Doing your assigned tasks can be tiring, but picking up other people’s workload can be too much just because a manager needs to practice accountability. Failing to hold your team accountable for their actions disservice the employees who have to step up and do their work and also promotes poor management for the company.
4. Employees Don’t See Career Growth in the Company
If you want to keep your employees for a long time, you must cultivate a construction company where they can learn, hone their technical skill sets, and progress in their field of choice. Nowadays, employees are not satisfied with only a job title, and they want a career and opportunity for growth. They want to get better at their job to work better for you.
In order to do this, a company needs to establish a training system between workers that encourages and motivates employees to advance in their careers. You will increase productivity, retain employees, and implement better construction management for years by providing them with training and learning opportunities.
The more skills your employees acquire, the more confident they will become in their jobs. They’ll feel more productive once they start applying what they learned in training in their actual work. You can even establish a career advancement structure to help them progress even higher in their field. This will not only give them the encouragement they need but also make them want to stick around in your company for longer.
5. No Health Benefits and Safety Standards in Place
We all know that construction industry jobs include more physical labor than any industry, and with that comes more risk for injuries and accidents than other professions. Yes, employees can get injured at a desk job, and workers can slip and fall on a newly mopped floor, but these risks pale compared to getting hit by moving machinery or falling off a building roof.
This is why providing construction employees with top-notch healthcare benefits can be key to employee retention. Skilled talents sometimes leave their companies due to poor health benefits, even if the salary package is better than average. Feeling safe in a company you work for is invaluable, especially in this day and age.
Make your employees know that the company supports them if they get hurt or sick while working. This could be the difference between a good employee staying within the company or leaving to find a job elsewhere.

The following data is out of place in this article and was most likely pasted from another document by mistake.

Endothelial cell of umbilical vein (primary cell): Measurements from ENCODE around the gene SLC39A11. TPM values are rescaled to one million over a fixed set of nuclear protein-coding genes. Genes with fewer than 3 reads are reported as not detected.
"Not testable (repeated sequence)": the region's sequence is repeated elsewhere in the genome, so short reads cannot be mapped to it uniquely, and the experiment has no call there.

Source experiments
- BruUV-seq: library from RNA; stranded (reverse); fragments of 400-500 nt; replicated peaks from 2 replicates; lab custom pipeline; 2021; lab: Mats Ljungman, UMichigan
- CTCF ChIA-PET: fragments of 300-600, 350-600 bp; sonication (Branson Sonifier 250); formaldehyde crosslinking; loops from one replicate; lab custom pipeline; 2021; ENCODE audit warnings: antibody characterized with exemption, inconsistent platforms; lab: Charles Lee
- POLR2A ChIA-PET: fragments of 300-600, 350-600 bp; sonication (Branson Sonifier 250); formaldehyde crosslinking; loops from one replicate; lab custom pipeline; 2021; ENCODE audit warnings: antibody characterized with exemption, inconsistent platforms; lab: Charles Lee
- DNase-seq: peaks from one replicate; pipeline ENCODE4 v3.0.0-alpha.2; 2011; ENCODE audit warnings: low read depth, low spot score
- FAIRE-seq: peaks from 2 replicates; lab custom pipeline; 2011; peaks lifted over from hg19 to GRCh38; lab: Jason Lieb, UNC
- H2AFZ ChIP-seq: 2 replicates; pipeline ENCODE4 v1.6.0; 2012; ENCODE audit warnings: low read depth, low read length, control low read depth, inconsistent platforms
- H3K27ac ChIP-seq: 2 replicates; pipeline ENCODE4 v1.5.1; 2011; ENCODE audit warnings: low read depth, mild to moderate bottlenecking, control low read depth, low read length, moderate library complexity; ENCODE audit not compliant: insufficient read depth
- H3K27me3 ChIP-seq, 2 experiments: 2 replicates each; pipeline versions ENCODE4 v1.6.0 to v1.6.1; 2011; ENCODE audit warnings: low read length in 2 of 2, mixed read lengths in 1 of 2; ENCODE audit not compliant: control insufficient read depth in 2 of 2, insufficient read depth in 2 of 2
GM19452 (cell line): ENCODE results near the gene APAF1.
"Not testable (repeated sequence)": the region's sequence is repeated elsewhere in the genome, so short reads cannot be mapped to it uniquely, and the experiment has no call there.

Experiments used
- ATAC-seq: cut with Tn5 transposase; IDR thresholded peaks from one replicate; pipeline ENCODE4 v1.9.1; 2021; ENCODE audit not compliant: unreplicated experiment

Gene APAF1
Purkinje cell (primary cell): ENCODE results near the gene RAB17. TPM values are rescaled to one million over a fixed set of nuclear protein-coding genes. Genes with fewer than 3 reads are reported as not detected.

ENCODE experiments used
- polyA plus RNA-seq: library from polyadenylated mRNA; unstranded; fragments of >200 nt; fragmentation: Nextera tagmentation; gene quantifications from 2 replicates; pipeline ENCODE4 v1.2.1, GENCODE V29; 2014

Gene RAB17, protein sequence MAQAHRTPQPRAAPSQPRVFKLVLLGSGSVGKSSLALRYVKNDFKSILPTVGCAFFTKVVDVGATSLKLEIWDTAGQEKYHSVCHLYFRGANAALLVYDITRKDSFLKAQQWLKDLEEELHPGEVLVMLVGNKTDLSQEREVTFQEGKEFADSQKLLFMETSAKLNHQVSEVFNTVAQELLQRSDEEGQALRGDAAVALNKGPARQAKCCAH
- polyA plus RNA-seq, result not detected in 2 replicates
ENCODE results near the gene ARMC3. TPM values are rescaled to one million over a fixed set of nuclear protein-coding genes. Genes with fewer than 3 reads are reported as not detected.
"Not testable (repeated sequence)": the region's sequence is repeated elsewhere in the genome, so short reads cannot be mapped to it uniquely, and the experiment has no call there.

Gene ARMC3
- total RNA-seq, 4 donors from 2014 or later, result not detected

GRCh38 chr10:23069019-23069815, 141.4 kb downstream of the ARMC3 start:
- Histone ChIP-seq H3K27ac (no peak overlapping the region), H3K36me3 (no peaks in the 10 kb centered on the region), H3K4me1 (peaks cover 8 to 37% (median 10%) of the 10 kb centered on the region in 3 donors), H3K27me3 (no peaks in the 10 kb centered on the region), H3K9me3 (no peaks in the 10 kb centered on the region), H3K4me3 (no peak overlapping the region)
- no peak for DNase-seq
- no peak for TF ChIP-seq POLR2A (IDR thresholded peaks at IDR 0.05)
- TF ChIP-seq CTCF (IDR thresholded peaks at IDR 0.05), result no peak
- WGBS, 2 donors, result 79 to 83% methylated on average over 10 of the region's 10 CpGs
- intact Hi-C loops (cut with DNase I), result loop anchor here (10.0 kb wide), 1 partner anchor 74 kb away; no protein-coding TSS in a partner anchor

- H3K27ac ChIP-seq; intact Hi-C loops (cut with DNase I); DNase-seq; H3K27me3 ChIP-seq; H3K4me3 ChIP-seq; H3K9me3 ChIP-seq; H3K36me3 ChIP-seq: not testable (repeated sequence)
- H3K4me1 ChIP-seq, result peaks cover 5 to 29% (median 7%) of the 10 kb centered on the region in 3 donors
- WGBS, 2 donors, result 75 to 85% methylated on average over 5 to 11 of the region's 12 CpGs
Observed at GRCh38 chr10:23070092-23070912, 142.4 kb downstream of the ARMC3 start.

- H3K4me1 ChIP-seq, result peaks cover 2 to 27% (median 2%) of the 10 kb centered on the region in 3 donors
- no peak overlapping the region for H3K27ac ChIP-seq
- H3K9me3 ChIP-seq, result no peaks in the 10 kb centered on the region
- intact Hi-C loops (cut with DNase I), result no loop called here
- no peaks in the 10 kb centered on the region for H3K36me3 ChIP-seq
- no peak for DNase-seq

6. Poor Management and Miscommunication
Managers in construction usually climb up the corporate ranks because of their tenure in the company. These construction managers get promoted based on years of experience they’ve acquired in the industry. However, length of experience only sometimes translates to strong management and leadership skills. On big projects, the stakes are too high to hire managers that need more management ability.
Working for a construction manager who needs help encouraging and keeping the team together demotivates many employees from staying with the company. Eventually, they lose respect for the manager and feel unsupported and lost. They feel like they need to be properly led.
7. Not Embracing Technological Advancement
Due to the diminishing skill and labor shortage in the construction industry, companies have begun to explore more technological advancement to improve efficiency and better meet customer expectations. Drones are one of the leading examples of technology your company should be familiar with. Global positioning satellite (GPS) technology, Virtual Reality (VR), Building Information Modeling (BIM), and Construction Management Software integrated with construction time tracking features are some of the innovations in construction that you should explore.
Innovative tools and digital solutions not only help in retaining old employees but also help in recruiting the younger generation to join the workforce.
The construction industry has established itself as a lucrative field where big companies have worked for generation after generation to build their names. Companies that withstood the test of time despite the issues and have mastered the art of developing efficient processes and inclusive company culture will thrive.
However, there is always room for improvement, especially with how the world is going today. We are now where remote work is a norm for many industries. Communication, technology, and processes must constantly be updated to re-boost employee morale and engagement on these construction projects. If not, massive turnover will persist in taking away from product and profit.